John James Audubon is arguably America's most widely recognized and collected artist. His Birds of America has been reproduced often, beginning with the double elephant folio printed by Havill in England, followed by a much smaller "Octavo" edition printed in Philadelphia and sold by subscription. After Audubon's death, his family arranged with the New York printer Julius Bien to produce another elephant folio edition, this time by the new chromolithographic process. It too would be sold by subscription, but the venture, begun in 1858, was brought to an abrupt end by the Civil War. Only 150 plates were produced, and the number remaining today is slight; they are among the rarest and most sought after Audubon prints. Bound in cloth with a full cloth slipcase, this beautifully produced book is the first complete reproduction of Bien chromolithographs and will become the centerpiece of any bird lover's library.
This is the exceptionally rich story of Rembrandt's fame and influence in Britain. No other nation has witnessed such a passionate - and sometimes eccentric - craziness for Rembrandt's works. His imagery has become ubiquitous, making him one of the most recognised artists in history. In this book, the world's leading experts reveal how the taste for Rembrandt's paintings, drawings and prints evolved, growing into a mania that gripped collectors and art lovers across the country. This reached a fever pitch in the late 1700s, before the dawn of a new century ushered in a re-evaluation of Rembrandt's reputation and opportunities for the wider public to see his masterpieces for themselves. The story of Rembrandt's profound and inspirational impact on the British imagination is illustrated by over 130 lavish paintings and drawings by the master himself, as well as by some of Britain's best-loved artists, including William Hogarth, James Abbott McNeill Whistler, Eduardo Paolozzi and John Bellany.
In 1996 Jacques Derrida gave a lecture at the Museum of Modern Art in New York on the occasion of Antonin Artaud: Works on Paper, one of the first major international exhibitions to present the avant-garde dramatist and poet's paintings and drawings. Derrida's original title, "Artaud the Moma," is a characteristic play on words. It alludes to Artaud's calling himself Momo, Marseilles slang for "fool," upon his return to Paris in 1946 after nine years in various asylums while playing off of the museum's nickname, MoMA. But the title was not deemed "presentable or decent," in Derrida's words, by the very institution that chose to exhibit Artaud's work. Instead, the lecture was advertised as "Jacques Derrida ...will present a lecture about Artaud's drawings." For Derrida, what was at stake was what it meant for the museum to exhibit Artaud's drawings and for him to lecture on Artaud in that institutional context. Thinking over the performative force of Artaud's work and the relation between writing and drawing, Derrida addresses the multiplicity of Artaud's identities to confront the modernist museum's valorizing of originality. He channels Artaud's specter, speech, and struggle against representation to attempt to hold the museum accountable for trying to confine Artaud within its categories. Artaud the Moma, as lecture and text, reveals the challenge that Artaud posed to Derrida-and to art and its institutional history. A powerful interjection into the museum halls, this work is a crucial moment in Derrida's thought and an insightful, unsparing reading of a challenging writer and artist.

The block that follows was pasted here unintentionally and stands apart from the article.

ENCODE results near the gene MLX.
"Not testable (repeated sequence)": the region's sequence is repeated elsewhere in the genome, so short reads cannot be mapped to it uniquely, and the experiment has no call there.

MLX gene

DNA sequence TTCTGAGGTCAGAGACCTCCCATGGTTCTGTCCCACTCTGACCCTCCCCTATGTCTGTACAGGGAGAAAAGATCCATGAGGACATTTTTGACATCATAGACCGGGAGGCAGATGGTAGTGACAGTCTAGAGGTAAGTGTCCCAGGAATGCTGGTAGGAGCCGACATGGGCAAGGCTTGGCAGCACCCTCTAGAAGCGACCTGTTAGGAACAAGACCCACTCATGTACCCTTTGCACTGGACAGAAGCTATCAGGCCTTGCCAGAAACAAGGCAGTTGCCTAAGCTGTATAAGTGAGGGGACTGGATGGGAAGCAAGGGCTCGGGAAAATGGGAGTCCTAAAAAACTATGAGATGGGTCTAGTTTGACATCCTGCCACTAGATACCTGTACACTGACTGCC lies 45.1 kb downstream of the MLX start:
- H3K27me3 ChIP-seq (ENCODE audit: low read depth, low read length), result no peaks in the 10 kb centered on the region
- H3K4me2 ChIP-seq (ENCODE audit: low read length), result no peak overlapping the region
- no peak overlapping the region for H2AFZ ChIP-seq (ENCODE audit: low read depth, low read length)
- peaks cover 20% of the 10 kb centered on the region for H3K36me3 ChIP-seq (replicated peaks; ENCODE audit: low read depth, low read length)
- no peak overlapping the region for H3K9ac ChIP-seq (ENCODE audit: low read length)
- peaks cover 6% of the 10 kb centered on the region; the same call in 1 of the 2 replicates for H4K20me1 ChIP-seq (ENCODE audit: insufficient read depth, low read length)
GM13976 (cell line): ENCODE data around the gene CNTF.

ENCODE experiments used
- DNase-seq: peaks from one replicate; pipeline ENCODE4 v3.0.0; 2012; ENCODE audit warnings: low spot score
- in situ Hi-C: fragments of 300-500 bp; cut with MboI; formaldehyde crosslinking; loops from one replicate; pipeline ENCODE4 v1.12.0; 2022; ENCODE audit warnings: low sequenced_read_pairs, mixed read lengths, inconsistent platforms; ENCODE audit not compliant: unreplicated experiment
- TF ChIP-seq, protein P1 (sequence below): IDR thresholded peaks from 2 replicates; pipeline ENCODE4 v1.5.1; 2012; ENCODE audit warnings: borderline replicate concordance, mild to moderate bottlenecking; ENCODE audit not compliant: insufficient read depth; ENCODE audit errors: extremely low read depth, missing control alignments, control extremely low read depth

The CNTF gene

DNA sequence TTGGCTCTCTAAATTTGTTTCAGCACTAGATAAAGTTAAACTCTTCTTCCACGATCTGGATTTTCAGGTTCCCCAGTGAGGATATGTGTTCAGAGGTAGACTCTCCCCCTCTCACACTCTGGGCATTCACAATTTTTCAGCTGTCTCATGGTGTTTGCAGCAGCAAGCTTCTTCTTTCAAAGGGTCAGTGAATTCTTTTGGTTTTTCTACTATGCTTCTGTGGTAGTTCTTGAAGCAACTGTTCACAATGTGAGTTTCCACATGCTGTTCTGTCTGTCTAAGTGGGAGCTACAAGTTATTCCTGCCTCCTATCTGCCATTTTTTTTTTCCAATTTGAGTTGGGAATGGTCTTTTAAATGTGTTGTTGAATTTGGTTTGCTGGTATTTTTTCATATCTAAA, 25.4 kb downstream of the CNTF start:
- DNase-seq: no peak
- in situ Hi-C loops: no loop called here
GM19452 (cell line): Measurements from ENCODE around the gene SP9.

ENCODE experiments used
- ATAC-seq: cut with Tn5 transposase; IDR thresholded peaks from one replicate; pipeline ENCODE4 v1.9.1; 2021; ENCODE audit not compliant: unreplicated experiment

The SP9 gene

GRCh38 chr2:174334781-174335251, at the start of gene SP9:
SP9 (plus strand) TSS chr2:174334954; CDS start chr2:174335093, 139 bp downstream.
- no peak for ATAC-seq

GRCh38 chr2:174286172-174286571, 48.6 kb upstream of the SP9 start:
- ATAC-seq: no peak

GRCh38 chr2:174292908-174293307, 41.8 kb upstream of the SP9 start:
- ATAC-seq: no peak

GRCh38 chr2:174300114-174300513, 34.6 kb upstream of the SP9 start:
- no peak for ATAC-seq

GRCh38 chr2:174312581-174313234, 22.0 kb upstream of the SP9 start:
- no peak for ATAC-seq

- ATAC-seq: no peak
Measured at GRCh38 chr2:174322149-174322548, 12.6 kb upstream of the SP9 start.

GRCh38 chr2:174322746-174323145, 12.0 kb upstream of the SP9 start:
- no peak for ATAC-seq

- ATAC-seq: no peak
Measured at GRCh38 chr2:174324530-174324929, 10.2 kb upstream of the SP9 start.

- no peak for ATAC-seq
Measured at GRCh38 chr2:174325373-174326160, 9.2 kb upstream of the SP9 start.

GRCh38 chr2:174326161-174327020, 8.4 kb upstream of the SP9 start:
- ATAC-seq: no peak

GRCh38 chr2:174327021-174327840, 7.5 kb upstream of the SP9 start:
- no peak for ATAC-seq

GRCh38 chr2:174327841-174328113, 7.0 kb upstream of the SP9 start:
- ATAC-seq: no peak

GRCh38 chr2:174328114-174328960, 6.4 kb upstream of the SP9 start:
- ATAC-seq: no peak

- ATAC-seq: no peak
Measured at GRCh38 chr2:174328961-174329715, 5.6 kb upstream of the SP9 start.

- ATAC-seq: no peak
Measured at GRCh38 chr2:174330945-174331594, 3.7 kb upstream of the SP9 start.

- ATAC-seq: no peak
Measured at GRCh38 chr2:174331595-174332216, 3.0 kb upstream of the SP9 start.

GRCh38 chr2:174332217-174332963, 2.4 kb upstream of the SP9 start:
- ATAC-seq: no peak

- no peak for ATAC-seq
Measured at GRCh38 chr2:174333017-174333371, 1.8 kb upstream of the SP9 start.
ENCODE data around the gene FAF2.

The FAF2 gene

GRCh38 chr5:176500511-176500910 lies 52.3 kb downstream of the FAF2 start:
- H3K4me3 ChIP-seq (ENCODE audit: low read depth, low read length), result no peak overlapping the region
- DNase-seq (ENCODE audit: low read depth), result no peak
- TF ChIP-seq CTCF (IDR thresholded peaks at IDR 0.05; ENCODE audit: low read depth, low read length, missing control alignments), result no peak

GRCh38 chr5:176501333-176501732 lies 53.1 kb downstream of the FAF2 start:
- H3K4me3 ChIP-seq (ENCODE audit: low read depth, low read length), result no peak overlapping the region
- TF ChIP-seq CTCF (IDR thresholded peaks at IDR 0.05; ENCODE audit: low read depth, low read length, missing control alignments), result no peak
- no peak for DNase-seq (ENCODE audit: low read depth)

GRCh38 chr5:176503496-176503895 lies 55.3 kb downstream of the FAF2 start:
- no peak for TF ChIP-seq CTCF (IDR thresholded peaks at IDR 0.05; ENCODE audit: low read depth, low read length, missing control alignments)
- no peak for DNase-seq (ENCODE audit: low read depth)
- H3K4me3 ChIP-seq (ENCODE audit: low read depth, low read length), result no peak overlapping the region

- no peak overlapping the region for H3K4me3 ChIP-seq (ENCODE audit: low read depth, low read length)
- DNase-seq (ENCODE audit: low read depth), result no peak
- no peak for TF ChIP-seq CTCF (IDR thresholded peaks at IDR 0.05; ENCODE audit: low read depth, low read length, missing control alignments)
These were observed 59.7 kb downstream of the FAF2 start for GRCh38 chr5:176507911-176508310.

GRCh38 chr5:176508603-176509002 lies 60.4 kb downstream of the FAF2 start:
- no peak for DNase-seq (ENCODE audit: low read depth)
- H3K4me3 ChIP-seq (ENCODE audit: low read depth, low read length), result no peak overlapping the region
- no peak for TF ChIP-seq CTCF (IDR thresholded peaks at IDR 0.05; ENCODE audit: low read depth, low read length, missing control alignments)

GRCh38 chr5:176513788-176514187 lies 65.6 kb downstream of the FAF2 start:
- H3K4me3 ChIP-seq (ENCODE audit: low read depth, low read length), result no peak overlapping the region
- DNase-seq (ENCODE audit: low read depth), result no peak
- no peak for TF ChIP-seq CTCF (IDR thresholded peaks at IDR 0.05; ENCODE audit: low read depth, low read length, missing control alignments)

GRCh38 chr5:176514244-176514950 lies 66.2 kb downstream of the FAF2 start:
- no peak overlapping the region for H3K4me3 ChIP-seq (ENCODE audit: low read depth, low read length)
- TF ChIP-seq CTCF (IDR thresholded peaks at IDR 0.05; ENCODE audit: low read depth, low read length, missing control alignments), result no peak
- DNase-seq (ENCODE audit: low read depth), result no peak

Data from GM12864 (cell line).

Over the past 25 years Ian Davenport has consistently employed intensely rigorous and unconventional painting processes. This book provides an in-depth examination of his production, from his electric fan paintings, to his poured arches, circles, lines and puddle paintings. He has experimented with method and medium, exploring the qualities and applications of paints, both in his early monochrome paintings and in his later complex colour combinations. His paintings draw upon the rich heritage of European and American abstraction, and also the contemporary urban environment of London. Davenport is a keen drummer and listens to music while he paints. The musical influence is important; in his more recent paintings the repetition of multiple vertical lines of various colours creates an underlying rhythm that pulses through each work.